# Calculating velocity with variable acceleration

This is not so much coursework as it is a thought experiment that has been bugging me for a while now.

1. Homework Statement

Find the equation for velocity either as a function of distance (x) or time (t).

I have an object whose acceleration is given by the rational function a(x) = (a+x)/(b-x) where x is the distance traveled and a and b are some constant.

The actual equation has many more values and constants in it but this simplified version should be fairly similar.

2. The attempt at a solution

First, I resorted to the motion equations but quickly realized that the acceleration is not constant. My second thought was to use motion equations that deal with variable acceleration that use jerk and so forth but soon found that due to the rational nature of the function a(x) that it is not possible to get a derivative that is a constant.

Yesterday, the idea came to me that if I took the derivative of a(x) my resulting function would have the units 1/(sec)2 which could be manipulated by taking the square root of the reciprocal to obtain time with respect to distance (x). However, this still does not solve the problem because I'm not sure if the manipulation is mathematically sound and this still does not solve the problem of variable acceleration. Any thoughts?

Nathanael
Homework Helper
Yesterday, the idea came to me that if I took the derivative of a(x) my resulting function would have the units 1/(sec)2 which could be manipulated by taking the square root of the reciprocal to obtain time with respect to distance (x). However, this still does not solve the problem because I'm not sure if the manipulation is mathematically sound and this still does not solve the problem of variable acceleration. Any thoughts?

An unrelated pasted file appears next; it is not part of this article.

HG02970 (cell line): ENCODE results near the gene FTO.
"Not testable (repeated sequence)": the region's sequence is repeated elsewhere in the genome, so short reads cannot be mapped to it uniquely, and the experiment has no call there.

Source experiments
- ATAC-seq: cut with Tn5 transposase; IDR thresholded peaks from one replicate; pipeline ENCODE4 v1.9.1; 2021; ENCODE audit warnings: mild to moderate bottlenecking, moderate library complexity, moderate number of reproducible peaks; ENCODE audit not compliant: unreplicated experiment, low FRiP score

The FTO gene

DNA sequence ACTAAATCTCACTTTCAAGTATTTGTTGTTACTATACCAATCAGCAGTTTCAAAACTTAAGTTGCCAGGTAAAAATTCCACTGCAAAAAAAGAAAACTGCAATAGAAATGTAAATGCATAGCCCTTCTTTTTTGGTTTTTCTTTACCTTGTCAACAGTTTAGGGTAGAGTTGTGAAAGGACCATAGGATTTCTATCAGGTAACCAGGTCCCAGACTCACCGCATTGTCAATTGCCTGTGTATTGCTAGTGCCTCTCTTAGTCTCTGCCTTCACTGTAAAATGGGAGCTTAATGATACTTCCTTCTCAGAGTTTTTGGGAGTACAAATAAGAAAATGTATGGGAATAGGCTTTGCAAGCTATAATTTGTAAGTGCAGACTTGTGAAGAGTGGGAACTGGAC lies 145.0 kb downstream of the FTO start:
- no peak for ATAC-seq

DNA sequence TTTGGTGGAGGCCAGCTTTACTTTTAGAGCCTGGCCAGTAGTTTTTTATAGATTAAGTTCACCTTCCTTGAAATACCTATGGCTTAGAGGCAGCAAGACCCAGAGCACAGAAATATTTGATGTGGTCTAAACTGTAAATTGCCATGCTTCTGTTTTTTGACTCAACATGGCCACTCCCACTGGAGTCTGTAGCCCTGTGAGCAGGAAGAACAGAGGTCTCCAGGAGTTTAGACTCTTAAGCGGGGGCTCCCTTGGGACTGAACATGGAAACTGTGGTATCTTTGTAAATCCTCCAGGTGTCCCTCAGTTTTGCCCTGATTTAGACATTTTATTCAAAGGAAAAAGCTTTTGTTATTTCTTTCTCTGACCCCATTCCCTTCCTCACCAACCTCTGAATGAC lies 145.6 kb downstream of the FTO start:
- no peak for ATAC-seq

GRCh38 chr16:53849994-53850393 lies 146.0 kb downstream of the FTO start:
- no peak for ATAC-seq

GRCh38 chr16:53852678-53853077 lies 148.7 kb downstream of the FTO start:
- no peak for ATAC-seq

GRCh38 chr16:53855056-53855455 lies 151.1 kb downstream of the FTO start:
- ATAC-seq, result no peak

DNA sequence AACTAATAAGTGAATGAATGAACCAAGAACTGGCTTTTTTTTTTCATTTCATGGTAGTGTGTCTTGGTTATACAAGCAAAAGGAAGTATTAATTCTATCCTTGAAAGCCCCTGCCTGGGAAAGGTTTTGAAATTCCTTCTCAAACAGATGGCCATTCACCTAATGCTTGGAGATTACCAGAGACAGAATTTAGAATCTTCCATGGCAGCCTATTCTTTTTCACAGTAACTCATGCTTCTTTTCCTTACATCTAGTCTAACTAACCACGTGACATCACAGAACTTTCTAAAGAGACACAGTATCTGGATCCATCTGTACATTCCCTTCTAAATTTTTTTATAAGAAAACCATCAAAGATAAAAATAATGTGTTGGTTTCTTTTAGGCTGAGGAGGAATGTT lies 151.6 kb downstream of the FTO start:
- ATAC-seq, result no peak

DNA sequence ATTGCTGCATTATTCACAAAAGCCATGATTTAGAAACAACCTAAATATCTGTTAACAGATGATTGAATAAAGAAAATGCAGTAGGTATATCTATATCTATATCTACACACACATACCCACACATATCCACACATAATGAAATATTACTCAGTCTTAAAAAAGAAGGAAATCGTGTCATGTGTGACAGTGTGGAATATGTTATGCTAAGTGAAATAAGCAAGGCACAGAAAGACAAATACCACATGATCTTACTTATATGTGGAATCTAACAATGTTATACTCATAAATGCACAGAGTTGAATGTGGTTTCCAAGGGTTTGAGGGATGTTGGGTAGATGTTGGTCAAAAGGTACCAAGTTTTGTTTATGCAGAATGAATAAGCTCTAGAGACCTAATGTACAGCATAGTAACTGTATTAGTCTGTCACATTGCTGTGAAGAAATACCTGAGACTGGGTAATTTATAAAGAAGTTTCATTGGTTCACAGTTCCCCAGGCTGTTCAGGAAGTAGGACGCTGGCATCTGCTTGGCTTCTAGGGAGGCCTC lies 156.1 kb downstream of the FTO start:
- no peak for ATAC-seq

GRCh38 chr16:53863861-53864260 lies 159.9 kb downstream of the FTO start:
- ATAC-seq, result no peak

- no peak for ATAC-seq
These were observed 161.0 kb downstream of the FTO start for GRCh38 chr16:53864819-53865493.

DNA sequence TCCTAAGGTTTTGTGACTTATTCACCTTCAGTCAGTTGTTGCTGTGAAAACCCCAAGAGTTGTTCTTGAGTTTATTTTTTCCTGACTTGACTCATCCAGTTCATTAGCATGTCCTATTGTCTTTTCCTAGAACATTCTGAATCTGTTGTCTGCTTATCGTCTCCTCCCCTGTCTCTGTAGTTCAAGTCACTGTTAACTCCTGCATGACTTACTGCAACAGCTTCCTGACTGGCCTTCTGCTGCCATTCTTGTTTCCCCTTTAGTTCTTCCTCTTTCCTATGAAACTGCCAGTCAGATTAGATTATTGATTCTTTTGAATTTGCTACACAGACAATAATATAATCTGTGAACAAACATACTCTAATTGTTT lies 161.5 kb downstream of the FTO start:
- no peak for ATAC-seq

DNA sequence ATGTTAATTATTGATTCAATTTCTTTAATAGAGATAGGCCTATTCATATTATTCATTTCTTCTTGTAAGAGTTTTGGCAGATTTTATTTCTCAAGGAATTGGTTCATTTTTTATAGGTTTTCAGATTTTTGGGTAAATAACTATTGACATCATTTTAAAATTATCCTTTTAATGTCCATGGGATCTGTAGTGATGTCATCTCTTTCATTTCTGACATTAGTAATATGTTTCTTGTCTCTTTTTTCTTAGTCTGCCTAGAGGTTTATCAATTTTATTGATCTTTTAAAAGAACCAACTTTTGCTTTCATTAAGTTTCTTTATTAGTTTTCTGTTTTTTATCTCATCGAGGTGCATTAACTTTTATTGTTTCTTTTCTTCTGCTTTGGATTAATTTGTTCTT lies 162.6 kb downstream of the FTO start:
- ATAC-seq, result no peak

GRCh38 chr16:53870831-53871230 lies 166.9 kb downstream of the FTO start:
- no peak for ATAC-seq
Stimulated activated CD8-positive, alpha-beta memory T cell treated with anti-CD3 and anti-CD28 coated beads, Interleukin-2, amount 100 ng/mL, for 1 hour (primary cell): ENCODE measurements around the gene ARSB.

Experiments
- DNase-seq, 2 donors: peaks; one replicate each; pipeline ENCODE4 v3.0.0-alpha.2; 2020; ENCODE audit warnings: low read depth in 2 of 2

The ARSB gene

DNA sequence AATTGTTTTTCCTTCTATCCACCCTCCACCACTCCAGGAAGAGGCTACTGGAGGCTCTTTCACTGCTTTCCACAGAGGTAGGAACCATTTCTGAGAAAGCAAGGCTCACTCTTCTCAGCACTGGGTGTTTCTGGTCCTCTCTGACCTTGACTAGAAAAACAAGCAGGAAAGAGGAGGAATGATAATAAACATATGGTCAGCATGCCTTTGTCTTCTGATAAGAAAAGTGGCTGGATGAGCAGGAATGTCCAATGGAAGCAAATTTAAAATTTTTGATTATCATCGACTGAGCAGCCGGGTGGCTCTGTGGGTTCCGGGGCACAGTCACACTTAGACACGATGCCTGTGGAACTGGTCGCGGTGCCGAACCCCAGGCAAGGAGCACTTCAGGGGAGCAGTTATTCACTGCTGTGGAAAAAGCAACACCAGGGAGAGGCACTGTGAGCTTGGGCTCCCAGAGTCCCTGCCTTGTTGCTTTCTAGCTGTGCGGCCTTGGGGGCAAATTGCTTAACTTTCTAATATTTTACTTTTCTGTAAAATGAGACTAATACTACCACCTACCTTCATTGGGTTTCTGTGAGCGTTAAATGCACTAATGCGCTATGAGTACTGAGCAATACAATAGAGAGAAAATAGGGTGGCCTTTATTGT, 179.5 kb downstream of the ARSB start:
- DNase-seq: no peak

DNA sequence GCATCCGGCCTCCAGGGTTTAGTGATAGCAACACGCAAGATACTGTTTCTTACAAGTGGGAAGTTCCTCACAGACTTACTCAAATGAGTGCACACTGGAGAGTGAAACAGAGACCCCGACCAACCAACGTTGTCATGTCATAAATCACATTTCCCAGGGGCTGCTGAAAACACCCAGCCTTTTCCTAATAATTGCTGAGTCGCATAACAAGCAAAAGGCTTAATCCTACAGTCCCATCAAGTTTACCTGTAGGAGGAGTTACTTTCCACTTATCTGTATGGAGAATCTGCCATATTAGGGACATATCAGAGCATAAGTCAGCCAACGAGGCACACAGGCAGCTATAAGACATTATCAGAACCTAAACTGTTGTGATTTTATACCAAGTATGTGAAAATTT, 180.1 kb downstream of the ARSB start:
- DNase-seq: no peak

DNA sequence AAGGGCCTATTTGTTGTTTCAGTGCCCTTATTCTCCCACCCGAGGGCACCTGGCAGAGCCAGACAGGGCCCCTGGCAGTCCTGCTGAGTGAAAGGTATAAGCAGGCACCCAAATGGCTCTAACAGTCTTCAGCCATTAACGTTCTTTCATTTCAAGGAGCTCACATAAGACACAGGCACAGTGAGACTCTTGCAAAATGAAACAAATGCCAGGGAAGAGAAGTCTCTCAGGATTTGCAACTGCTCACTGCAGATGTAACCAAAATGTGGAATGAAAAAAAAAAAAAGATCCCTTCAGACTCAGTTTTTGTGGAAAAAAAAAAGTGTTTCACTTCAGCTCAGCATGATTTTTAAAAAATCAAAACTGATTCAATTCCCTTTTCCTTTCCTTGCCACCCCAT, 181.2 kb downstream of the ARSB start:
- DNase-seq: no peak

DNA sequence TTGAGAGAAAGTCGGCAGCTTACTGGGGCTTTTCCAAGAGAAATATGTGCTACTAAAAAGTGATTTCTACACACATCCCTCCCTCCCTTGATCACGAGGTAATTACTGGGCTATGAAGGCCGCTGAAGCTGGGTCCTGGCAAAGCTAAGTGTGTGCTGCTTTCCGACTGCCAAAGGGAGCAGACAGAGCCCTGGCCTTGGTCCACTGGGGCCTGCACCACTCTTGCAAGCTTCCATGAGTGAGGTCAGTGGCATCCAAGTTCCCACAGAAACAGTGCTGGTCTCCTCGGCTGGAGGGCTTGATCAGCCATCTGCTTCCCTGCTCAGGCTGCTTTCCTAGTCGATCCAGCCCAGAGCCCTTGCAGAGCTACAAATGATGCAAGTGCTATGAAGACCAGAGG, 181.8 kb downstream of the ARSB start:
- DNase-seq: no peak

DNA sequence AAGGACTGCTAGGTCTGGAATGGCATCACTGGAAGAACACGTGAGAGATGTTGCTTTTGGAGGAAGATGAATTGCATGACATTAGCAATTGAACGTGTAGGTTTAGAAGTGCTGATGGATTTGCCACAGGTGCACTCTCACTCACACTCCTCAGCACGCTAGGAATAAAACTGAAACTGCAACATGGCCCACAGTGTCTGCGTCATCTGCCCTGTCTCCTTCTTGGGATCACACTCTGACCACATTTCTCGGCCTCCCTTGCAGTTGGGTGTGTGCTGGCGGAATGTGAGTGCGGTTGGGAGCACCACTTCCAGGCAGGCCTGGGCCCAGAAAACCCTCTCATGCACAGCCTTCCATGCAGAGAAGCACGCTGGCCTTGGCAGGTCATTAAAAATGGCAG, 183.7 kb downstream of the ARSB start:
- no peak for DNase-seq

I would be surprised if that gave the correct t(x)

The goal is to solve the differential equation $\frac{d^2x}{dt^2}=\frac{a+x}{b-x}$
I am the opposite of an expert at differential equations, but I'm thinking you might be able to separate it and integrate both sides twice:
$∫∫\frac{b-x}{a+x}d^2x=∫∫dt^2$
The left side would be easier to integrate if you wrote it like this:
$∫∫\frac{b-x}{a+x}d^2x=∫∫\frac{b+a-(a+x)}{a+x}d^2x=∫∫(\frac{b+a}{a+x}-1)d^2x$

I am not sure if this would give the correct solution. I replied to you so that I can also learn from this problem. I'm sure someone more knowledgable will help soon.

Chestermiller
Mentor
I would be surprised if that gave the correct t(x)

The goal is to solve the differential equation $\frac{d^2x}{dt^2}=\frac{a+x}{b-x}$
I am the opposite of an expert at differential equations, but I'm thinking you might be able to separate it and integrate both sides twice:
$∫∫\frac{b-x}{a+x}d^2x=∫∫dt^2$
The left side would be easier to integrate if you wrote it like this:
$∫∫\frac{b-x}{a+x}d^2x=∫∫\frac{b+a-(a+x)}{a+x}d^2x=∫∫(\frac{b+a}{a+x}-1)d^2x$

I am not sure if this would give the correct solution. I replied to you so that I can also learn from this problem. I'm sure someone more knowledgable will help soon.
Hi Nathanial. You can't integrate it like that. It's not correct mathematically. But, here is something that will work:

By the chain rule:

##a = \frac{dv}{dt}=\frac{dv}{dx}\frac{dx}{dt}=v\frac{dv}{dx}=\frac{1}{2}\frac{dv^2}{dx}##

Chet

• Nathanael
haruspex
Homework Helper
Gold Member
It's not correct mathematically.
In particular ##\int d^2x## is meaningless. It can't be thought of as ##\int\int dx^2##.
By the chain rule:
##a = \frac{dv}{dt}=\frac{dv}{dx}\frac{dx}{dt}=v\frac{dv}{dx}=\frac{1}{2}\frac{dv^2}{dx}##
Yes, a trick worth noting. It's equivalent to working with energy instead of forces, ##F.dx = mv.dv##. Typically, it allows you to get v as a function of position in closed form, but not v as a function of time. Fortunately, the OP asks for either.

• Nathanael
Thanks for the replies! I understand that using energy I can find the velocity but isn't that only if the change in energy is already known?

Chestermiller
Mentor
Thanks for the replies! I understand that using energy I can find the velocity but isn't that only if the change in energy is already known?
No way. Play around with the equations a little and see what you come up with.

Chet